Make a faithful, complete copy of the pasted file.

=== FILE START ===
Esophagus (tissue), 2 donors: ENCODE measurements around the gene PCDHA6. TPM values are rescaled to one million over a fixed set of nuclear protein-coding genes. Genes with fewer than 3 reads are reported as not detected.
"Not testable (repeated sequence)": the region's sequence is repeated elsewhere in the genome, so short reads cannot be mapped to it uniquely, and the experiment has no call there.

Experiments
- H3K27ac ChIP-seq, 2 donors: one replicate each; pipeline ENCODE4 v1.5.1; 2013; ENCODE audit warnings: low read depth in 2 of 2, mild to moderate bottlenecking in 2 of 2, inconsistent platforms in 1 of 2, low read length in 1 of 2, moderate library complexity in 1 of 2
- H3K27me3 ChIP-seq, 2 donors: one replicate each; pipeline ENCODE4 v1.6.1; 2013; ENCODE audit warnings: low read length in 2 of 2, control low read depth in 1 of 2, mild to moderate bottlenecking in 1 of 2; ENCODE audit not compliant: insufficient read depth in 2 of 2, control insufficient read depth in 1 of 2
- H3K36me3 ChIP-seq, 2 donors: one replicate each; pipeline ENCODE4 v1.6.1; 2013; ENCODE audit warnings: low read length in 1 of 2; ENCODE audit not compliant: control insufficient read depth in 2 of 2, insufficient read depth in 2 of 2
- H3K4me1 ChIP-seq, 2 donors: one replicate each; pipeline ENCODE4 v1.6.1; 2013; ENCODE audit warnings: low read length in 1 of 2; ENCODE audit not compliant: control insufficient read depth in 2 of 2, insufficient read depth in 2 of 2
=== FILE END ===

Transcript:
Esophagus (tissue), 2 donors: ENCODE measurements around the gene PCDHA6. TPM values are rescaled to one million over a fixed set of nuclear protein-coding genes. Genes with fewer than 3 reads are reported as not detected.
"Not testable (repeated sequence)": the region's sequence is repeated elsewhere in the genome, so short reads cannot be mapped to it uniquely, and the experiment has no call there.

Experiments
- H3K27ac ChIP-seq, 2 donors: one replicate each; pipeline ENCODE4 v1.5.1; 2013; ENCODE audit warnings: low read depth in 2 of 2, mild to moderate bottlenecking in 2 of 2, inconsistent platforms in 1 of 2, low read length in 1 of 2, moderate library complexity in 1 of 2
- H3K27me3 ChIP-seq, 2 donors: one replicate each; pipeline ENCODE4 v1.6.1; 2013; ENCODE audit warnings: low read length in 2 of 2, control low read depth in 1 of 2, mild to moderate bottlenecking in 1 of 2; ENCODE audit not compliant: insufficient read depth in 2 of 2, control insufficient read depth in 1 of 2
- H3K36me3 ChIP-seq, 2 donors: one replicate each; pipeline ENCODE4 v1.6.1; 2013; ENCODE audit warnings: low read length in 1 of 2; ENCODE audit not compliant: control insufficient read depth in 2 of 2, insufficient read depth in 2 of 2
- H3K4me1 ChIP-seq, 2 donors: one replicate each; pipeline ENCODE4 v1.6.1; 2013; ENCODE audit warnings: low read length in 1 of 2; ENCODE audit not compliant: control insufficient read depth in 2 of 2, insufficient read depth in 2 of 2